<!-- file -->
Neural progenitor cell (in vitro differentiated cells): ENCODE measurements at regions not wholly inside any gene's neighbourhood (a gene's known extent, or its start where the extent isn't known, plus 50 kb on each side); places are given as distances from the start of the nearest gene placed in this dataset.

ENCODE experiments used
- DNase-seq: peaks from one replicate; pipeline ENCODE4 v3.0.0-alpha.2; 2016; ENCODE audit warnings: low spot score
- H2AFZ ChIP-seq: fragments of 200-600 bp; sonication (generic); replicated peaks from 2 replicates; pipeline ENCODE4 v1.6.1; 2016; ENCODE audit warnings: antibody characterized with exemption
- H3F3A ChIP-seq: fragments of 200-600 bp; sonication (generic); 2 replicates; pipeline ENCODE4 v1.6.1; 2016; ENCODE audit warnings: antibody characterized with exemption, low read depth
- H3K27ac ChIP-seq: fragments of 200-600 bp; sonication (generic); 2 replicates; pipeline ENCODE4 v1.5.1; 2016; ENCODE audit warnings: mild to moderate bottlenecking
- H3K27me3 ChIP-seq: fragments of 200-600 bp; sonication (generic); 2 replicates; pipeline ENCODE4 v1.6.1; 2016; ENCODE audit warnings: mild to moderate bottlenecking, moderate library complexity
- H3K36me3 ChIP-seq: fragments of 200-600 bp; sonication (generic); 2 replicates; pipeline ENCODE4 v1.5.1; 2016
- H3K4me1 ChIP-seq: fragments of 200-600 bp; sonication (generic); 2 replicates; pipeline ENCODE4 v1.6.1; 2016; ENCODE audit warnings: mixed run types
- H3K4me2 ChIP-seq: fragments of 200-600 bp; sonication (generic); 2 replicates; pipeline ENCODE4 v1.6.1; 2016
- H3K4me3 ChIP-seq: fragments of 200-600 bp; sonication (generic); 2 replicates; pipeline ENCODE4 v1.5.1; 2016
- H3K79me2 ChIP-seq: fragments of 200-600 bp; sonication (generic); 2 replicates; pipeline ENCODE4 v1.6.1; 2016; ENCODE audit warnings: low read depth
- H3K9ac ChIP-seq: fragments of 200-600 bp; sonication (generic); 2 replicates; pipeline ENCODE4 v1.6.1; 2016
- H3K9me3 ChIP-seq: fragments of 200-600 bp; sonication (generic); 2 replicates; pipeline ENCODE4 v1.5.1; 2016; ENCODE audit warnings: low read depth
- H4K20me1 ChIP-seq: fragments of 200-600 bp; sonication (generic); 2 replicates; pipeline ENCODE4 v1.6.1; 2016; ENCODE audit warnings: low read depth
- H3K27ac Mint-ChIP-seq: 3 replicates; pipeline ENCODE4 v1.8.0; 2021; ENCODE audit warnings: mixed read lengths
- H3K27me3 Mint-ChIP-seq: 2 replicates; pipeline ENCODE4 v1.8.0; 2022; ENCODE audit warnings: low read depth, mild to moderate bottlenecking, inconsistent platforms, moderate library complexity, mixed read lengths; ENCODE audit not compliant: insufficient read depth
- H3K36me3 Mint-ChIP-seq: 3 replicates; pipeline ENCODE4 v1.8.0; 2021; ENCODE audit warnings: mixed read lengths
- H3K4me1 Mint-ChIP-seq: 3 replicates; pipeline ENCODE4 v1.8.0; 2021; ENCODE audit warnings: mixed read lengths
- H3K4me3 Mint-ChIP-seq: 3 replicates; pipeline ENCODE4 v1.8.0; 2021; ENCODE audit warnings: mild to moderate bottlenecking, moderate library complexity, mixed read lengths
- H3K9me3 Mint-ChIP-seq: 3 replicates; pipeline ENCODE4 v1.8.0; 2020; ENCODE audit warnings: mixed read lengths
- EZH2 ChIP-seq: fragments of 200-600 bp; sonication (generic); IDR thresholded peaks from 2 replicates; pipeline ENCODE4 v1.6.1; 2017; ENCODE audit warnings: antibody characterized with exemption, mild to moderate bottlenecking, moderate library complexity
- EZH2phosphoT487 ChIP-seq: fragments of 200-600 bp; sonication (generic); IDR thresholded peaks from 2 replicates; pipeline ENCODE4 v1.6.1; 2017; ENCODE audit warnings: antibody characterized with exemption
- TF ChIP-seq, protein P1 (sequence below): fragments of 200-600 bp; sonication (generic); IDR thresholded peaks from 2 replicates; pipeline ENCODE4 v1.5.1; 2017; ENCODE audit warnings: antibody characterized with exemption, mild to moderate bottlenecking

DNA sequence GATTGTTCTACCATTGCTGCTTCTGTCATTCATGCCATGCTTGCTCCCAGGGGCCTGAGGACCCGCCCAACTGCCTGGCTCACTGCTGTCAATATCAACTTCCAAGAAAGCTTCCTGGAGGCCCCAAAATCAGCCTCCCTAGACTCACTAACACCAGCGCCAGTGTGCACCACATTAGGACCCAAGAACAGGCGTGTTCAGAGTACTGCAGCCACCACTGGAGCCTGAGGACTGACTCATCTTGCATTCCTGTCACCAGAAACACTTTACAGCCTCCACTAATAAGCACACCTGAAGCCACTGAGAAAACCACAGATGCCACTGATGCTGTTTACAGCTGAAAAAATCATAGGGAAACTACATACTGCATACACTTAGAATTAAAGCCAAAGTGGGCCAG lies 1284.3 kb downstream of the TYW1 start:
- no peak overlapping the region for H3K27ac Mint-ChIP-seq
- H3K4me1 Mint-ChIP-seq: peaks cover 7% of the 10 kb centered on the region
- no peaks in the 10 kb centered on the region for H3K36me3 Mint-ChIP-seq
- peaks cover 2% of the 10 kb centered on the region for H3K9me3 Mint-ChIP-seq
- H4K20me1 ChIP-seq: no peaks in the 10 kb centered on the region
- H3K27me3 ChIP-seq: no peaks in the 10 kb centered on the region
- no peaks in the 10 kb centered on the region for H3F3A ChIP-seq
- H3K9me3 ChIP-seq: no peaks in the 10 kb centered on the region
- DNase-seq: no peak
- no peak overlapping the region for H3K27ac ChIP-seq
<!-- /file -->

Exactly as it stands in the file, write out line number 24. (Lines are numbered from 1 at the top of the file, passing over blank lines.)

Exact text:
- TF ChIP-seq, protein P1 (sequence below): fragments of 200-600 bp; sonication (generic); IDR thresholded peaks from 2 replicates; pipeline ENCODE4 v1.5.1; 2017; ENCODE audit warnings: antibody characterized with exemption, mild to moderate bottlenecking